It also gives the federal government’s intelligence agencies easier access to the email, text message, cell phone, and landline metadata the NSA collects.

Should We Be Worried?

“They are looking for particular words, particular names, particular phrases or numbers … information that’s on their target list,” says James Bamford, author of three books about the NSA and a 2012 Wired article focused on the new data center.

But Anderson asserts that there “is no intent here to become ‘Big Brother.’ … There’s no intent to watch American citizens. There is an attempt to ensure Americans are safe. And in some cases, the things you’ve read about the accesses we have [and] the capability we’ve developed are all about doing that.”

The Utah Data Center entrance quotes the “nothing to hide” argument. Image Source: National Security Agency.

He continues: “In the past, for every particular activity you needed, you created a repository to store that data. And it was very purpose-built to do ‘X,’ whatever ‘X’ was. The cloud enables us to … put that data together and make sense of it in a way that, in the past, we couldn’t do.”

There’s also a compliance component to the NSA’s cloud, Anderson says, in which the agency holds data—and restricts access—based on the requirements of federal law and the security clearances of the analysts seeking information. “As we ingest that data, we tag it in a certain way that ensures compliance,” he says.

Bamford says the Utah Data Center’s contribution to the cloud is basically to “provide storage and will be accessible via fiber-optic cables to much of the NSA’s infrastructure around the world.”

Where does the data come from? Data from satellites, undersea cables, routers, and networks is swept for any information the sophisticated spyware can glean. Intercepting internet traffic on undersea cables outside the US, as well as routers and switches, reaped a cornucopia of foreign and domestic data in the name of combatting terrorism and defending the United States. 

Russia and China Host All Citizen Data

Russia is significantly restricting access to citizen and company data and hosting all data on government, GRU (Russian intelligence) servers. Unlike the US, people in Russia have no right to privacy. Even Facebook and Twitter accounts are hosted on government servers. LinkedIn refused this restriction and is banned in Russia as a result. The final amendments to Russia’s data-localization law went into effect September 1, 2015, and require all domestic and foreign companies to accumulate, store, and process personal information of Russian citizens on servers physically located within Russian borders. According to the law, any organization that stores the information of Russian nationals, whether customers or social media users, must move that data to Russian servers.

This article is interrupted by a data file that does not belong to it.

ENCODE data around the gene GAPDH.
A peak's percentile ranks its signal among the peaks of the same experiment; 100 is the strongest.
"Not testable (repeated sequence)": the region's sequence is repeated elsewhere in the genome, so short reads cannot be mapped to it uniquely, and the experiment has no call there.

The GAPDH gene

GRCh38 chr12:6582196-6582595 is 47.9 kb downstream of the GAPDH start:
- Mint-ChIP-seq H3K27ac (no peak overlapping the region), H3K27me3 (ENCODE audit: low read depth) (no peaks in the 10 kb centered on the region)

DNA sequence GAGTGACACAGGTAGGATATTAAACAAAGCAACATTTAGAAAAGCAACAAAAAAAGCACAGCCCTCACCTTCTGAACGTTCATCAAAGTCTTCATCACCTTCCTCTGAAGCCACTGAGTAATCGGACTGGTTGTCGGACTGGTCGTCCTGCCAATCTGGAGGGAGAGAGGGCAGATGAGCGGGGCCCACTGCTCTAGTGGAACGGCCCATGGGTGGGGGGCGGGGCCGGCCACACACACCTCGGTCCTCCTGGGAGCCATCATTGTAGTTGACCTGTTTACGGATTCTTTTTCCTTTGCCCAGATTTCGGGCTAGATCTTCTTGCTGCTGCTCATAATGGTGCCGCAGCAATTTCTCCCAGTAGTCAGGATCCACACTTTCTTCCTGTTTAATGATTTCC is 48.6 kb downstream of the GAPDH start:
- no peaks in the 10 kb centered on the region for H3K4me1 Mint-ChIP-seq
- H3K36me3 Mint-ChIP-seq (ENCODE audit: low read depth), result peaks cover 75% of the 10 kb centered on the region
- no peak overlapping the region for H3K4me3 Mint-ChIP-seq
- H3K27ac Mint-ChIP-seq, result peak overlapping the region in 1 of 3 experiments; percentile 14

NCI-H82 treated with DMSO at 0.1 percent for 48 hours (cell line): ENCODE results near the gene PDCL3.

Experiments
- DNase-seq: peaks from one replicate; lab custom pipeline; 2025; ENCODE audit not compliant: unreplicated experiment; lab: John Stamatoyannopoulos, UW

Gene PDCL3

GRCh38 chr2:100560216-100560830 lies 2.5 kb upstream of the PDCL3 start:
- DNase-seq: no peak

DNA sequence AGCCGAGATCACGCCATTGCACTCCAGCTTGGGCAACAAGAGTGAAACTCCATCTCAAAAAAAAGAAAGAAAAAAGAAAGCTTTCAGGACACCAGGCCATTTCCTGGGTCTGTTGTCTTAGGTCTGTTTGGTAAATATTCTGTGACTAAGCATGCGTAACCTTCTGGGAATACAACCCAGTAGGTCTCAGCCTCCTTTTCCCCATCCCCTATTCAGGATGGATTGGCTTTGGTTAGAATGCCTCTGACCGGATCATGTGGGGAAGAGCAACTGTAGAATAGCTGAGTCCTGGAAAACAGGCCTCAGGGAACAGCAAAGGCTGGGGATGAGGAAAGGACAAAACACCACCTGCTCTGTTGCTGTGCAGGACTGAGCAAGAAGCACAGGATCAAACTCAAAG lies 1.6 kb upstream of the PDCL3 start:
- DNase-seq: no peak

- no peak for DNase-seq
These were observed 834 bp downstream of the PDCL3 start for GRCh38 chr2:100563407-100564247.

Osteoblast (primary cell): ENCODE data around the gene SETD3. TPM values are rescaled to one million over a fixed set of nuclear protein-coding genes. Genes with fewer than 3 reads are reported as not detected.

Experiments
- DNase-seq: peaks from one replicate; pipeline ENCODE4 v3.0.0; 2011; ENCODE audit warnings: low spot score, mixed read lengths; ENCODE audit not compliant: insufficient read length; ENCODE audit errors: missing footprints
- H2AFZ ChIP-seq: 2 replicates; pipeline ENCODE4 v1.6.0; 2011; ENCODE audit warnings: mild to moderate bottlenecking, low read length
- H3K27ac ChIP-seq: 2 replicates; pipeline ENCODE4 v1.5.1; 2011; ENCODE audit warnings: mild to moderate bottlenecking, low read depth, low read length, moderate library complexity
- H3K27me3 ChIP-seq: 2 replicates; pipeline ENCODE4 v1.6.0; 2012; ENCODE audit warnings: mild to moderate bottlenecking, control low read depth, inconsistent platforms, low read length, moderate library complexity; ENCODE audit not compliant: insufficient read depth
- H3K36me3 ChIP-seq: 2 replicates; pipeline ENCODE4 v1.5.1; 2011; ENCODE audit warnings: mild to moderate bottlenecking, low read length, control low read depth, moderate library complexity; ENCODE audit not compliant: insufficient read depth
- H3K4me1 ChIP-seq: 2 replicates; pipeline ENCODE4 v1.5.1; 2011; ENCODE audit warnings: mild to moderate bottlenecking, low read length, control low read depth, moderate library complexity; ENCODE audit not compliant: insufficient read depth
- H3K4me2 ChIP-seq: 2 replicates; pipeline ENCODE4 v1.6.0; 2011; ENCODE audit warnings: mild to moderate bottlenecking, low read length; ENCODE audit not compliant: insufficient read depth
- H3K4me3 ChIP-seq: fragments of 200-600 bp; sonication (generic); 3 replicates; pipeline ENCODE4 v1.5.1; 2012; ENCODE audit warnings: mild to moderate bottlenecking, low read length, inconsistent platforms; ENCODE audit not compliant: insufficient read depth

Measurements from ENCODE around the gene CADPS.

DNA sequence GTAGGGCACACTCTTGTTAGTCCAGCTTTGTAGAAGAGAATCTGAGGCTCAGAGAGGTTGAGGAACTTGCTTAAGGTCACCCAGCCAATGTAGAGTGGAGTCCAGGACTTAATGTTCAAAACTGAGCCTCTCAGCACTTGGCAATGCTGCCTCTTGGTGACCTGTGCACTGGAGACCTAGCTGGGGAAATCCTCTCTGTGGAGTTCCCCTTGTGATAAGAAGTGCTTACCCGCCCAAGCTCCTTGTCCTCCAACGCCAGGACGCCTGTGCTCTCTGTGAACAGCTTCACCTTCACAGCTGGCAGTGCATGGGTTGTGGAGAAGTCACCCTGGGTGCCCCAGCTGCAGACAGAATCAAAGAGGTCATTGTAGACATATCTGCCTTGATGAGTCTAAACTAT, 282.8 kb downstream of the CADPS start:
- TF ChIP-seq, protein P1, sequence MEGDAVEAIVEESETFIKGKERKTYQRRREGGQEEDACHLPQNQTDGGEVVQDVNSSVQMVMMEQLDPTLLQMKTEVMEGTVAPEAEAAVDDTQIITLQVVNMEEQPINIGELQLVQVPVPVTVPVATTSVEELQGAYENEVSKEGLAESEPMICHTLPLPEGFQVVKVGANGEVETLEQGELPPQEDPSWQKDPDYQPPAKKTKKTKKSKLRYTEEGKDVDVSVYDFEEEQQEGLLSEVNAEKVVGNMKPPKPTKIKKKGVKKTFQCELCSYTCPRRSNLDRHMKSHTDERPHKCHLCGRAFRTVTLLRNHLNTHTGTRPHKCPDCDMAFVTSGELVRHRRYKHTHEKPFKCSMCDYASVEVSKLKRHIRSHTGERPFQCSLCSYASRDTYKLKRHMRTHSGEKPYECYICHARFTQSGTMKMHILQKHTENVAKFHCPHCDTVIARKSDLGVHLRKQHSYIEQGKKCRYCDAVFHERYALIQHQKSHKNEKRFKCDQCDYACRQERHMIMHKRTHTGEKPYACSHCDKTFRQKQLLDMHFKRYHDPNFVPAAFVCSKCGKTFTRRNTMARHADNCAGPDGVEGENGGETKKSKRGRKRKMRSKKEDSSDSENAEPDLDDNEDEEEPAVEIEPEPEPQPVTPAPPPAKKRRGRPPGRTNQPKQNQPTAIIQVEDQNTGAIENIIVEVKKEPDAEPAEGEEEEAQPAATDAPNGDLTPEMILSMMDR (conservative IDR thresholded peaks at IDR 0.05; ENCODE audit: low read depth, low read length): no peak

Compliance with the new legislation is strictly monitored and enforced by Russia’s Federal Service for Supervision of Communications, Information Technology, and Mass Media, known as Roskomnadzor. The commercial market for data centers in Russia has been growing at around 25% per year over the last five years. This growth is facilitated by both the cool climate, which reduces cooling costs, and changes to the country’s data protection law, which calls for the personal data of Russian citizens to be stored on servers located in Russia.

Chinese Data Centers

China has the biggest data center in the world and, experts assume, the most data, as it has over 1.4 billion people and these data centers, on behalf of the Chinese government, host all their data. There are also no privacy rights in China, preventing free speech and dissent. 

The 10,763,910 sqft. Telecom data center in Hohhot, China. Image source: RankRed Media.

China’s People’s Republic Telecom has the world’s largest Internet data center and has secured over a 50% market share in the Chinese data-center market. It has an extensive global network of over 400 data centers located in prime regions in mainland China and overseas markets.

China will generate more data than the United States by 2025 as it pushes into new technologies such as the Internet of Things (IoT), according to a study from the International Data Corporation and data-storage firm Seagate.

In 2018, China generated about 7.6 ZB of data and that number will grow to 48.6 ZB in 2025. Meanwhile, the US generated about 6.9 ZB of data last year, predicted to be about 30 ZB in 2025.

While the US government backs up some of our data, citizens and companies are free to host their data on the platform of their choosing. 


Data storage and privacy are becoming increasingly relevant. As all this data zips around the world, the US remains the world’s leader in protecting citizen rights and preventing the world’s threat actors from doing harm both here and abroad.

Throughout his career, Keith Gunther has held management positions at VERITAS/Symantec software as well as 3M, Fujifilm, Xerox and ARC.